Thoughts from Ken Kaufman

So Much to Worry About

2 minute
Healthcare AI

If you are a hospital executive—and if you are reading this, you probably are—then you have no shortage of worries. The worry list is long:

  • Trying to control expenses.
  • Dealing with declining revenue, especially when considered on an after-inflation basis.
  • Struggling with ongoing staffing issues that have no immediate solutions.
  • Solving the longstanding problem of patient access to appointments and service.

And the list could go on and on.

But maybe the biggest concern is one that is not on many worry lists: the remarkable development of artificial intelligence (AI) and how AI is relentlessly pushing into business practice generally and into healthcare more specifically. While the long-term worry is how your hospital will carefully and properly adopt AI inside the business and clinical parts of your organization, the more immediate and short-term worry is whether you, as an executive, understand AI in a way that you can be ultimately useful to your organization.

Full disclosure: I can’t help here much. For me, AI is a pretty big black box. But when I confront this kind of business problem I start reading and learning. One of the most useful AI articles I have come across is “The Optimists: The Full Story of Microsoft’s Relationship with OpenAI,” which was published in the December 11, 2023, issue of The New Yorker magazine. The article was written by Charles Duhigg, a former winner of the Pulitzer Prize.

I am hoping that for your own professional development you will read the Duhigg article, but just in case, here are the highlights:

  • Microsoft has reportedly invested $13 billion in the for-profit arm of OpenAI.
  • Using OpenAI technology, Microsoft has built a series of AI assistants into Word, Outlook, and PowerPoint. These AI assistants are now known as Office Copilots.
  • Knowledgeable commentators say these Microsoft applications are only moderately sophisticated but, honestly, they seem rather remarkable to me. Here are some of Duhiggs’s examples of requests Office Copilot users can make:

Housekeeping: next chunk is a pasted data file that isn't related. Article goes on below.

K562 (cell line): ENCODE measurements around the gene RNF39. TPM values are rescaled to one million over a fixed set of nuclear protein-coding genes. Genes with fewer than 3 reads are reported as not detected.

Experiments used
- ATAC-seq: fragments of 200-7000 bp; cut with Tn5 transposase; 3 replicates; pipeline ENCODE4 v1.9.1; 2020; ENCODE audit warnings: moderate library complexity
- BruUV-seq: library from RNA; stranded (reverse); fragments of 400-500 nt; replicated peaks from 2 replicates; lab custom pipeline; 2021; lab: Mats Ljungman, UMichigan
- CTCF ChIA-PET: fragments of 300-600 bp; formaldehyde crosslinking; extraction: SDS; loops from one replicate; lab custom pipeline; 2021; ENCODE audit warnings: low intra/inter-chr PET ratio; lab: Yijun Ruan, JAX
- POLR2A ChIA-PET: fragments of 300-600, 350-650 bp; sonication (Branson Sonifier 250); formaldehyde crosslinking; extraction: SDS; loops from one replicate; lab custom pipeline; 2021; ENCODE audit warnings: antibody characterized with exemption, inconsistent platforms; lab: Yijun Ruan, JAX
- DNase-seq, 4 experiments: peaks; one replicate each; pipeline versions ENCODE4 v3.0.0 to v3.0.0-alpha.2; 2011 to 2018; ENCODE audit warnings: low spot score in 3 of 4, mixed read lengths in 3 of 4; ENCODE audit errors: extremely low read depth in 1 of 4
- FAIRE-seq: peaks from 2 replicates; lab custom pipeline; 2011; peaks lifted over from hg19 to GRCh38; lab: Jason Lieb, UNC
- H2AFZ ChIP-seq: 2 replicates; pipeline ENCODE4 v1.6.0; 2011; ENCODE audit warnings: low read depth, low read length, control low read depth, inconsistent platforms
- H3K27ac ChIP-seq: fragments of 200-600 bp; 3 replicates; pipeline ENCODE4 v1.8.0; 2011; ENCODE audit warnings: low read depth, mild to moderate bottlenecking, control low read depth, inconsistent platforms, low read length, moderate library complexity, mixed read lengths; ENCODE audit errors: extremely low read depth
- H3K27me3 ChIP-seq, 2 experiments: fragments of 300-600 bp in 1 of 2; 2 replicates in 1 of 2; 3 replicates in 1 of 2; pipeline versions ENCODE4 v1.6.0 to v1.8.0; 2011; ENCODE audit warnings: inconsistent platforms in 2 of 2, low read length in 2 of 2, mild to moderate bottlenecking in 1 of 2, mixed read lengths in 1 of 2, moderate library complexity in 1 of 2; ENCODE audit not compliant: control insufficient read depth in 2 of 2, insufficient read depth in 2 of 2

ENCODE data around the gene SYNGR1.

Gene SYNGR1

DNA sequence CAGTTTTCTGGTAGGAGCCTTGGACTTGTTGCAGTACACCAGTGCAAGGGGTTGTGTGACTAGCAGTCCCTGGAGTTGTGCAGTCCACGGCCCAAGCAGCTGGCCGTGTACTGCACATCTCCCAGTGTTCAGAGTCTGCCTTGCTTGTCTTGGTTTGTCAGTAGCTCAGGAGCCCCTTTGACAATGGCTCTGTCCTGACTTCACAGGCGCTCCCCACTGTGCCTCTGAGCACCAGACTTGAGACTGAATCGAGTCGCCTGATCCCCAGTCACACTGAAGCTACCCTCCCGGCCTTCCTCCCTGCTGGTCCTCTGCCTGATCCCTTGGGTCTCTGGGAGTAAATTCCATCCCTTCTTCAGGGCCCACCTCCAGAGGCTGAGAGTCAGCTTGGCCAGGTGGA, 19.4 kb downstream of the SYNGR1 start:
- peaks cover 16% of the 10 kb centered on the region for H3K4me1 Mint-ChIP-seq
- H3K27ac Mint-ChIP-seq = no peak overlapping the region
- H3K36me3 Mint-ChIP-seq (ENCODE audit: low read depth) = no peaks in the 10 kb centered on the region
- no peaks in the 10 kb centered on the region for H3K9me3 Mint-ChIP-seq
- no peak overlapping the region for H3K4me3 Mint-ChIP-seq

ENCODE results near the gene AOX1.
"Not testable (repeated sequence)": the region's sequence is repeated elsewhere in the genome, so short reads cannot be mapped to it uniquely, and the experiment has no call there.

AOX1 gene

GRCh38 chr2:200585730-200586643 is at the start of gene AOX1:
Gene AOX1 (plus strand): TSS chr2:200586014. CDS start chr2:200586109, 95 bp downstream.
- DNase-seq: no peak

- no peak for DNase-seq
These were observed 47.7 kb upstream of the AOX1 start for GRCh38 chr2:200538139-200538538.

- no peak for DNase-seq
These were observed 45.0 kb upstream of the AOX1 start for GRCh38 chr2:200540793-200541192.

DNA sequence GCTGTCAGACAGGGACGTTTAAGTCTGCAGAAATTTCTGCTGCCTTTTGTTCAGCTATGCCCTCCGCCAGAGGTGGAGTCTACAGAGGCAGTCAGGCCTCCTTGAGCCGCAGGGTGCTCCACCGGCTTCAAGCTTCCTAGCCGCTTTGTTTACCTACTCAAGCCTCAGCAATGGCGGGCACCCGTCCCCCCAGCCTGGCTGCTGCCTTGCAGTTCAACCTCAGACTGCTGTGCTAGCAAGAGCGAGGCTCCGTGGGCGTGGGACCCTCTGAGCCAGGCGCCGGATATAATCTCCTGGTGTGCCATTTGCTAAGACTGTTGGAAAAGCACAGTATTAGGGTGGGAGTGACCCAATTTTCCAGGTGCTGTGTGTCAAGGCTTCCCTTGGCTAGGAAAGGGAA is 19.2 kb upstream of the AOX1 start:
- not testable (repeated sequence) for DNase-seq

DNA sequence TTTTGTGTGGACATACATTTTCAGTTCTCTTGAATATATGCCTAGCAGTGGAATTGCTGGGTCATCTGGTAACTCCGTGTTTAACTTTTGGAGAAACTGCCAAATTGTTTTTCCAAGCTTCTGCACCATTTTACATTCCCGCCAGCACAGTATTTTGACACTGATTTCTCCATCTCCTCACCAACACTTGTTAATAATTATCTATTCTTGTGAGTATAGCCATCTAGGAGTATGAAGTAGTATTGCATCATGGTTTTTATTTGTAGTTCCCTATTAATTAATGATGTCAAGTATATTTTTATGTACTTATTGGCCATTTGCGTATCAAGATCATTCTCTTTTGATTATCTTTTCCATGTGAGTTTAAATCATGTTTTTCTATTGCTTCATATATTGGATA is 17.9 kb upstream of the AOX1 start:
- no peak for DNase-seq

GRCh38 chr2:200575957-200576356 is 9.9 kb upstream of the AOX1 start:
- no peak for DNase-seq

• “Tell me the pros and cons of each plan described on that video call.”
    • “What’s the most profitable product in these twenty spreadsheets?”
  • How about writing projects? Duhigg notes that the Office Copilot can:
    • Create a financial narrative of the past decade based on a company’s last ten executive summaries.
    • Turn a memo into a PowerPoint.
    • Compile a to-do list for Teams video attendees, in multiple languages, after listening in on a meeting.
  • Later in the article Duhigg details the functionality of the Word Copilot:
    • “You can ask it to reduce a five-page document to ten bullet points…[o]r…it can take the ten bullet points and transform them into a five-page document.”
    • It can write a memo based on previous emails you have written.
    • “You can ask, ‘Did I forget to include anything that usually appears in a contract like this?,’ and the Copilot will review your previous contracts.”

Duhigg reports that Microsoft previously acquired a company called GitHub. GitHub is “a website where users shared code and collaborated on software.” Microsoft operates GitHub as an independent division. GitHub has been a very big success and is used by software engineers and, in a short period of time, has grown to over 100 million users.

OpenAI created an artificial intelligence tool that autocompletes software code. Despite reservations at Microsoft, GitHub President Nat Friedman decided to release the GitHub Copilot autocomplete tool. The result has been $100 million in revenue to GitHub in less than a year. 

At the end of the article, Duhigg notes that these early AI business applications are both “impressive and banal.” Banal because they don’t yet live up to the sci-fi predictions for AI and its long-term impact on society.

Honestly, I don’t see it that way. This OpenAI/Microsoft collaboration is only scratching the surface and its potential uses are already endless, waiting to be invented by 100s of millions of users all over the world, including in healthcare. From my seat, the sky is the limit here. Almost anything seems possible.

I hope this summary of Mr. Duhigg’s exceptional article proves useful and advances your awareness of AI’s aggressive and rapid move into day-to-day business—here, through many of the Microsoft productivity programs that every one of us uses every day. In any case, I recommend that you read Duhigg’s entire article. It is most certainly worth your time.

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